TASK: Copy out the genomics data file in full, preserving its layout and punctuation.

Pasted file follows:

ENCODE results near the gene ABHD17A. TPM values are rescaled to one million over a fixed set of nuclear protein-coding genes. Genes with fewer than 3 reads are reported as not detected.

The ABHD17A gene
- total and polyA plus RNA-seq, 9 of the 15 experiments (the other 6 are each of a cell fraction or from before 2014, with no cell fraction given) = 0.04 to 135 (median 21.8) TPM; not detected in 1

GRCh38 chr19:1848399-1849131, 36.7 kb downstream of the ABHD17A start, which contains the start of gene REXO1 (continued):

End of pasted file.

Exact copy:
ENCODE results near the gene ABHD17A. TPM values are rescaled to one million over a fixed set of nuclear protein-coding genes. Genes with fewer than 3 reads are reported as not detected.

The ABHD17A gene
- total and polyA plus RNA-seq, 9 of the 15 experiments (the other 6 are each of a cell fraction or from before 2014, with no cell fraction given) = 0.04 to 135 (median 21.8) TPM; not detected in 1

GRCh38 chr19:1848399-1849131, 36.7 kb downstream of the ABHD17A start, which contains the start of gene REXO1 (continued):